Rebeka’s offers enticing fresh pasta and more
If music icon Phil Collins were to walk into Rebeka Fresh Pasta Restaurant on Route 1 in East Lyme, he'd likely say that he could smell the impending meal of fresh pasta and finely selected ingredients "coming in the air tonight."
After all, it's the aroma of fresh pasta, made daily at Rebeka's, that first strikes you upon entering. The open dining room with its laid-back atmosphere, the sounds of a busy kitchen and the sights of heaping dishes coming out make an impression, but do come second.
The gastronomic experience begins with a basket of warmed sliced Italian bread with butter and a small cup of homemade and tasty spread made of pureed kidney beans, olive, and olive oil. (Another nice complimentary touch is the house salads with balsamic vinaigrette that come with each entree.)
While the focus is on pasta, the menu is by no means limited to just that. In fact, when one peruses the appetizer list, one might not even realize this is a pasta place. The offerings include seared scallops in a fava bean cream sauce ($15), and mussels cooked with white wine and garnished with fresh tomatoes, and stracciatella cheese and speck ($13).
Pork chop over tagliatelle with Gorgonzola cream sauce at Rebeka's (Alex Nunes/Special to The Day)
The starter item that jumped out at me was the "polipo e patate," octopus, potatoes and vinaigrette ($14). Artfully plated, with drizzled accents of balsamic vinaigrette, this dish consisted of warmed slices of octopus tentacles, small cubes of potatoes, diced tomatoes, celery and a sprinkling of parsley.
The octopus itself was exceptional and not even a wee bit chewy. Paired with the other fresh and well selected ingredients, it made for a home run off the bat.
Ahead of my pasta dishes, I also decided to try the soup of the day, which on my visit was cream of broccoli ($8). Served in a large bowl (one size only) with a garnishing of parsley and grated cheese, it was savory and rich but also smoother and thinner than I expected.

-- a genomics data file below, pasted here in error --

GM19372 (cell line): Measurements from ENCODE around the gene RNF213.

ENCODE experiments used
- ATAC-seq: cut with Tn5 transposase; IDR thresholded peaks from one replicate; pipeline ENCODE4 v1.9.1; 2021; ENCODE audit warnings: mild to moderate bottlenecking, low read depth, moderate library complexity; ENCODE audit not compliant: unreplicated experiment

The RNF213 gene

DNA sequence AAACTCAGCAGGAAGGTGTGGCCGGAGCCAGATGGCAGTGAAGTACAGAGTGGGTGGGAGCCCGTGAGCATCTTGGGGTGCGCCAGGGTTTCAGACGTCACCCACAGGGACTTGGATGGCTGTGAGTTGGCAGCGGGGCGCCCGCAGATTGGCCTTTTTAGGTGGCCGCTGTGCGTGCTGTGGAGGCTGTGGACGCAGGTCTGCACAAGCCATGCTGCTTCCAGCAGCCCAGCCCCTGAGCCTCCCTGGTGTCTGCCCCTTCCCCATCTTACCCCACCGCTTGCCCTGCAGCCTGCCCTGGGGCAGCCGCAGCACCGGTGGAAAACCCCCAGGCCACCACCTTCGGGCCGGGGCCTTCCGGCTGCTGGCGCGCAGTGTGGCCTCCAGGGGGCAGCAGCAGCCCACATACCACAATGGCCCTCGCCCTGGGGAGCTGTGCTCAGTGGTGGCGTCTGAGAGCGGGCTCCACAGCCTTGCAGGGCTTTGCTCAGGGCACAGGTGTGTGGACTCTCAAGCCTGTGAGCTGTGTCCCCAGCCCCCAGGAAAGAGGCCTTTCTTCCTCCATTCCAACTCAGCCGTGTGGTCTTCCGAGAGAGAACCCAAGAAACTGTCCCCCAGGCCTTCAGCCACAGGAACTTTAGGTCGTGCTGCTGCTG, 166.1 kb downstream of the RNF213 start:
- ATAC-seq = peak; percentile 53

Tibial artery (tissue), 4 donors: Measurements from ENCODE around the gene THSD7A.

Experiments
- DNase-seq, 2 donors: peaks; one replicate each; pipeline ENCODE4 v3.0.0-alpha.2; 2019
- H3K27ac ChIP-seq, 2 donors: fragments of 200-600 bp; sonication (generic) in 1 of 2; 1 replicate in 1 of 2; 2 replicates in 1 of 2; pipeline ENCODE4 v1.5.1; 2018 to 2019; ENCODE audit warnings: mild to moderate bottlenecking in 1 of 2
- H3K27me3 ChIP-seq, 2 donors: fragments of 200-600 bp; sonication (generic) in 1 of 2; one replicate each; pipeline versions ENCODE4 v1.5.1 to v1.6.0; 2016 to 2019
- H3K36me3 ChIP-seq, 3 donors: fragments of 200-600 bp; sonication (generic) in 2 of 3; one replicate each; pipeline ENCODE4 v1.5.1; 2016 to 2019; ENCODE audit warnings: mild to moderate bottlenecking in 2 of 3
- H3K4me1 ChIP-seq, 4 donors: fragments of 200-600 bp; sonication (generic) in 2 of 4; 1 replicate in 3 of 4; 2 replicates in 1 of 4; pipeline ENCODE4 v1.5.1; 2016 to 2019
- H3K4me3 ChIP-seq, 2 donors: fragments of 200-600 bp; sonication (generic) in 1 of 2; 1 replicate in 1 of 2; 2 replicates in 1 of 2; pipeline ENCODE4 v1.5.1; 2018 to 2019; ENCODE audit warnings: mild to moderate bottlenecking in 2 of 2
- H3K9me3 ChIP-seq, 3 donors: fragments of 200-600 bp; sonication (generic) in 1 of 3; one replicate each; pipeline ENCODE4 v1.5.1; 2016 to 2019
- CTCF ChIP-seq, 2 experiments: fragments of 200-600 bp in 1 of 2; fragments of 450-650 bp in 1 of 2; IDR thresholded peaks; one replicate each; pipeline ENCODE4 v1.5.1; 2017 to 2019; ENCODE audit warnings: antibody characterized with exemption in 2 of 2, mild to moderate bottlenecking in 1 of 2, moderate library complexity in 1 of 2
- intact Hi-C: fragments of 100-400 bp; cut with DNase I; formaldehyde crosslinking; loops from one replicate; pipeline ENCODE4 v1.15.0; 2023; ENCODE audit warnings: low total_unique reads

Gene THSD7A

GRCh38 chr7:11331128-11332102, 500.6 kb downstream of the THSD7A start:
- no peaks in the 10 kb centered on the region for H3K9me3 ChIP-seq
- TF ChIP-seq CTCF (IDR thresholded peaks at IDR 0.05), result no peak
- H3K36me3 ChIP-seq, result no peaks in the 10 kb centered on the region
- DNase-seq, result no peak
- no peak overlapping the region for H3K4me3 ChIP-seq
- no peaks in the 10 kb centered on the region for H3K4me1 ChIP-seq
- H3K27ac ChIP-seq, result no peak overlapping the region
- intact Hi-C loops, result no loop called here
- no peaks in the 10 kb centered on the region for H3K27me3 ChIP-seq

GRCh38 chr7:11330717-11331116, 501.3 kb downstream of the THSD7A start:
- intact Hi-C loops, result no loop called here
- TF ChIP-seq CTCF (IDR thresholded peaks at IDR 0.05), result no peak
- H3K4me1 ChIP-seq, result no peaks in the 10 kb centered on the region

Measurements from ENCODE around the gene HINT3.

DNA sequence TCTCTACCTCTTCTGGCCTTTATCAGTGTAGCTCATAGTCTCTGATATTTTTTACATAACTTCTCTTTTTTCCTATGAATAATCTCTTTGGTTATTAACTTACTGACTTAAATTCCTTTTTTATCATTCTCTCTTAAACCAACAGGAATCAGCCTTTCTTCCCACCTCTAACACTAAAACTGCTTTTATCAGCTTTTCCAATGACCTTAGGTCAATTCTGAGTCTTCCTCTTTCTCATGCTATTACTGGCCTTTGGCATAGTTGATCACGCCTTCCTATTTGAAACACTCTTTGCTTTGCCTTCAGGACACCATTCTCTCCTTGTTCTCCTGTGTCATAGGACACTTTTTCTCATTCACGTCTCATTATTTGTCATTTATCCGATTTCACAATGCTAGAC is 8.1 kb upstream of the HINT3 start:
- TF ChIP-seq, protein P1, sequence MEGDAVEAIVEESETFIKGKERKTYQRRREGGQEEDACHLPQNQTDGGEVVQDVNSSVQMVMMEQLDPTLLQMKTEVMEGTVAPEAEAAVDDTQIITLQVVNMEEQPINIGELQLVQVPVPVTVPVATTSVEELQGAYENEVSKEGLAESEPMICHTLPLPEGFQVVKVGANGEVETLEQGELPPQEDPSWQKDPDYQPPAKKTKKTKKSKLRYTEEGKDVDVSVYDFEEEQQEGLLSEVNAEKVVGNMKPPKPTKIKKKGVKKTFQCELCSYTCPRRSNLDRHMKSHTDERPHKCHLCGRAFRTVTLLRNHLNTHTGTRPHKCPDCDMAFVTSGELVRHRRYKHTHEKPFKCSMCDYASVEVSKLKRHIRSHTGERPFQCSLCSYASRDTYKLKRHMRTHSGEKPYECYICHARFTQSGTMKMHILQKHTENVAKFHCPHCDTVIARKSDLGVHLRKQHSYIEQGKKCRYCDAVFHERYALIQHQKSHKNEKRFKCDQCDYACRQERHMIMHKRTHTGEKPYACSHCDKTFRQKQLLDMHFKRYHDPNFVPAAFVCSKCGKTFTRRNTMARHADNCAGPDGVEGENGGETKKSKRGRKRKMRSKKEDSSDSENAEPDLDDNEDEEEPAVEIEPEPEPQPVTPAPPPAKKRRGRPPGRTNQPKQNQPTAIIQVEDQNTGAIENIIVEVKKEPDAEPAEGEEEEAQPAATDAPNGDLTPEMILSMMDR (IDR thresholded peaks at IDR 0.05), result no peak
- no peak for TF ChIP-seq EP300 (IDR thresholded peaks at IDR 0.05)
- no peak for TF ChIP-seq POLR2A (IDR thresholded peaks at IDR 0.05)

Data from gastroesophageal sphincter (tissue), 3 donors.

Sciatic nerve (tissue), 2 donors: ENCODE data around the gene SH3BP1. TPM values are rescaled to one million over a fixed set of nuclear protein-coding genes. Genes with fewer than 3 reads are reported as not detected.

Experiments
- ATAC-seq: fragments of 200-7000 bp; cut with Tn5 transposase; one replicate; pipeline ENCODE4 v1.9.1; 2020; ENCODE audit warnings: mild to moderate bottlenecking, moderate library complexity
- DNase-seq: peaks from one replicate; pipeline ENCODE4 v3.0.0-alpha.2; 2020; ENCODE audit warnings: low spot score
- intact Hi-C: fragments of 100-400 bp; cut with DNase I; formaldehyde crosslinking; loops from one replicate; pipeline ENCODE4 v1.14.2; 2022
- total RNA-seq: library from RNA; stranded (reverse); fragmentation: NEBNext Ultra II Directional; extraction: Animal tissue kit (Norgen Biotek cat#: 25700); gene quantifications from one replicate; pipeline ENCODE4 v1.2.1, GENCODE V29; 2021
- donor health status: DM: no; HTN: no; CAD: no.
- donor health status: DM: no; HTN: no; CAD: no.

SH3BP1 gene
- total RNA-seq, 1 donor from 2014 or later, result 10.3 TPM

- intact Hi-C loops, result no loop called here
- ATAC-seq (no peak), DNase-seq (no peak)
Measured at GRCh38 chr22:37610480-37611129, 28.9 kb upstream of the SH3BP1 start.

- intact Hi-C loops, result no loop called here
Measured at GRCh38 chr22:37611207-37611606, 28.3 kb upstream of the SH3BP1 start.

The "polipo e patate," octopus, potatoes and vinaigrette, at Rebeka's (Alex Nunes/Specical to The Day)
Main dishes at Rebeka's run the gamut in terms of price and complexity. A less adventurous traditionalist might go with the chicken parmesan ($18), rigatoni with meatballs ($18), or bolognese lasagna ($18). But culinary bungee jumpers will be just as happy to see the pistachio crusted swordfish served with mango and vasavi sauce ($20), the grilled pork chops with pomegranate sauce ($20), or the spinach and ricotta ravioli served with four cheese sauce and a mango coulis ($16).
And, of course, there are plenty of options somewhere in the middle, such as shrimp and porcini mushroom ravioli served with sauteed shrimp and Gorgonzola sauce ($20), lobster ravioli ($19), and pan seared scallops over pasta with white wine sauce, sauteed zucchini and grape tomatoes ($20).
I decided to invest my taste bud stock in two specials running the evening I was in: the frutti de mare seafood pasta ($26) and the pork chop over tagliatelle with Gorgonzola cream sauce ($22).
Both proved to be well-placed investments.
The frutti de mare consisted of a generous mix of pan-seared scallops, whole squid and mussels served over spaghetti with plum tomatoes, parsley, and a light sauce. The fresh and well-prepared seafood shined in this dish, as did the homemade spaghetti. If I could make one suggestion, though, it'd be to add just a little garlic.
The pork chop was not for diners who like to fool around. It was a serious, meaty chop, served over wide, tagliatelle pasta with a heavy cream Gorgonzola sauce. It was flavorful and piquant but rich enough to make even the most voracious eater hit a wall, especially if said eater has already partaken in the octopus appetizer and a bowl of cream of broccoli soup.
As a third meal, I tried the ravioli from the kids menu my son had ordered. At $9.95, these five plump, homemade, ricotta-filled ravioli topped with alfredo sauce were delicious and certainly a deal.
For dessert, I tried the cheesecake ($6) as well as the tiramisu ($6). The cheesecake was refreshing and homemade, a plain variety topped with a sweet drizzle of raspberry sauce. The tiramisu, with its foamy custard and hints of mascarpone, was commendable and highly recommendable.
Service at Rebeka's was excellent: warm, friendly and accommodating. The wait staff was also eager to tell the story of the owners who, originally from Albania, ran a similar restaurant in Italy before coming stateside to open Rebeka's, which is named after their daughter.
If I were to sum up my feelings about Rebeka Fresh Pasta Restaurant in a line, I'd probably do so by invoking the Dos Esquis Most Interesting Man in the World: I don't always eat pasta, but when I do, I prefer to eat it at Rebeka's.